Gaudet M.M.,Epidemiology Research Program |
Barrdahl M.,German Cancer Research Center |
Lindstrom S.,Harvard University |
Travis R.C.,University of Oxford |
And 35 more authors.
Breast Cancer Research and Treatment | Year: 2016
Current use of menopausal hormone therapy (MHT) has important implications for postmenopausal breast cancer risk, and observed associations might be modified by known breast cancer susceptibility loci. To provide the most comprehensive assessment of interactions of prospectively collected data on MHT and 17 confirmed susceptibility loci with invasive breast cancer risk, a nested case–control design among eight cohorts within the NCI Breast and Prostate Cancer Cohort Consortium was used. Based on data from 13,304 cases and 15,622 controls, multivariable-adjusted logistic regression analyses were used to estimate odds ratios (OR) and 95 % confidence intervals (CI). Effect modification of current and past use was evaluated on the multiplicative scale. P values <1.5 × 10−3 were considered statistically significant. The strongest evidence of effect modification was observed for current MHT by 9q31-rs865686. Compared to never users of MHT with the rs865686 GG genotype, the association between current MHT use and breast cancer risk for the TT genotype (OR 1.79, 95 % CI 1.43–2.24; Pinteraction = 1.2 × 10−4) was less than expected on the multiplicative scale. There are no biological implications of the sub-multiplicative interaction between MHT and rs865686. Menopausal hormone therapy is unlikely to have a strong interaction with the common genetic variants associated with invasive breast cancer. © 2016, Springer Science+Business Media New York. Source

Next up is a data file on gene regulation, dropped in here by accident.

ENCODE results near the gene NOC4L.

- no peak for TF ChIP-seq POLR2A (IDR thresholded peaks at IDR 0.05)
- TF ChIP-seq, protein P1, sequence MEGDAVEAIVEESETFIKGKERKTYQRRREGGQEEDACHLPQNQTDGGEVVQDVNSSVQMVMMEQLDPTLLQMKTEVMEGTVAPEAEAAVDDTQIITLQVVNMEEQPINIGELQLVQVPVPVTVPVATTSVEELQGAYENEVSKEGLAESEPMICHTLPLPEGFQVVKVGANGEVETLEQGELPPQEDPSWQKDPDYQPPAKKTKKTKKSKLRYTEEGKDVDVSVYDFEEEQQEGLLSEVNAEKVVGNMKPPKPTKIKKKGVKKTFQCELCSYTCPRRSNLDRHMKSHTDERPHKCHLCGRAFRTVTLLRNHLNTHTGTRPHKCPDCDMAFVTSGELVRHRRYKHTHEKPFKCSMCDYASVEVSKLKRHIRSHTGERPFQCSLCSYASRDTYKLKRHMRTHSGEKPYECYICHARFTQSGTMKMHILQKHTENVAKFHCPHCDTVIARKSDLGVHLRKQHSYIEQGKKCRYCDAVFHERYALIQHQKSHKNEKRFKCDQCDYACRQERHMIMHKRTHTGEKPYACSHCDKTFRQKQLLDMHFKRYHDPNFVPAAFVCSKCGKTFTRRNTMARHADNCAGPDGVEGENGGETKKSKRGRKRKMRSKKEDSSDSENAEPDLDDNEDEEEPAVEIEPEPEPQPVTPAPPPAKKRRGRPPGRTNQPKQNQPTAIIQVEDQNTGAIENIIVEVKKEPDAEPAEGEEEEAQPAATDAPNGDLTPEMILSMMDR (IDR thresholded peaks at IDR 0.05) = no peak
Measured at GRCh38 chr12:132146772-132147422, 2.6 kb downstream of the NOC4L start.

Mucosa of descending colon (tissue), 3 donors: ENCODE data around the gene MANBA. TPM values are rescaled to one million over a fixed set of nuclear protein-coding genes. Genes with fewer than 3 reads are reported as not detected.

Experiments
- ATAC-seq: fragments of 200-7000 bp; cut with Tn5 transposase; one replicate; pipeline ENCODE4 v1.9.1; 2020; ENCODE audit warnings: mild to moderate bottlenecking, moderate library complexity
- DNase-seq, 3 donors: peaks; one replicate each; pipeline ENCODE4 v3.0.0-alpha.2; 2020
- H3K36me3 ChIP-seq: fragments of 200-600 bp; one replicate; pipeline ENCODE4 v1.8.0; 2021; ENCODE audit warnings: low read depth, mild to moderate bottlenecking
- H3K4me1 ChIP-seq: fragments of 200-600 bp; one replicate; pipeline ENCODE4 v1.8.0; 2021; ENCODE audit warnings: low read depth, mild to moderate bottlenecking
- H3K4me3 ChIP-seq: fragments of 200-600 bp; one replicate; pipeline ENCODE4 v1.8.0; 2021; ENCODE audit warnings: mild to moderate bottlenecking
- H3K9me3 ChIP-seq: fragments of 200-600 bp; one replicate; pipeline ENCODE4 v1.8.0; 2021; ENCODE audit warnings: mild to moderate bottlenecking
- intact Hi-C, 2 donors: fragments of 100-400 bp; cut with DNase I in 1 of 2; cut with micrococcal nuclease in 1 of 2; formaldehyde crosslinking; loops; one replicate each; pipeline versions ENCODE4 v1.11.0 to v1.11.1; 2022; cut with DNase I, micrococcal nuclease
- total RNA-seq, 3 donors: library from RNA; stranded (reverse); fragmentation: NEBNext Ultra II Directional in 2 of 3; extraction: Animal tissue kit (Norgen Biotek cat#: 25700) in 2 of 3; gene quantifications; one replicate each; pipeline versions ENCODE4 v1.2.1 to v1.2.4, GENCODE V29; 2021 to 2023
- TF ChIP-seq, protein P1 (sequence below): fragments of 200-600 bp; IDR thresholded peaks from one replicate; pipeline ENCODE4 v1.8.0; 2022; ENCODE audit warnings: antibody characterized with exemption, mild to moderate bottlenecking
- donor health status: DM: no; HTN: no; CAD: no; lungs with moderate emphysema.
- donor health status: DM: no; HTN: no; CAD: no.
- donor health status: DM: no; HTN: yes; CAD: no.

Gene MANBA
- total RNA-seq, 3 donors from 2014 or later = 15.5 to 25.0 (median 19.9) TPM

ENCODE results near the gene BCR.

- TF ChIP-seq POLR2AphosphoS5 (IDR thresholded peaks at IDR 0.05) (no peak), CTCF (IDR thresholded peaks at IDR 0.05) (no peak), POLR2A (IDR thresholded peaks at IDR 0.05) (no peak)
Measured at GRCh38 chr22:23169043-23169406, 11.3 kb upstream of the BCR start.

Canzian F.,German Cancer Research Center |
Joshi A.D.,Harvard University |
Travis R.C.,University of Oxford |
Auer P.L.,Fred Hutchinson Cancer Research Center |
And 46 more authors.
Human Molecular Genetics | Year: 2014
We studied the interplay between 39 breast cancer (BC) risk SNPs and established BC risk (body mass index, height, age at menarche, parity, age at menopause, smoking, alcohol and family history of BC) and prognostic factors (TNMstage, tumor grade, tumor size, age at diagnosis, estrogenreceptor statusandprogesterone receptor status) as joint determinants of BC risk. We used a nested case-control design within the National Cancer Institute's Breast and Prostate Cancer Cohort Consortium (BPC3), with 16 285 BC cases and 19 376 controls. We performed stratified analyses for both the risk and prognostic factors, testing for heterogeneity for the risk factors, and case-case comparisons for differential associations of polymorphisms by subgroups of the prognostic factors. We analyzed multiplicative interactions between the SNPs and the risk factors. Finally, we also performed a meta-analysis of the interaction ORs from BPC3 and the Breast Cancer Association Consortium. After correction for multiple testing, no significant interaction between the SNPs and the established risk factors in the BPC3 study was found. The meta-analysis showed a suggestive interaction between smoking status and SLC4A7-rs4973768 (Pinteraction =8.84 3 10-4) which, although not significant after considering multiple comparison, has a plausible biological explanation. In conclusion, in this study of up to almost 79 000 women we can conclusively exclude any novel major interactions between genome-wide association studies hitsandthe epidemiologic risk factors takeninto consideration, butwepropose a suggestive interaction between smoking status and SLC4A7-rs4973768 that if further replicated could help our understanding in the etiology of BC. © 2014. Published by Oxford University Press. Source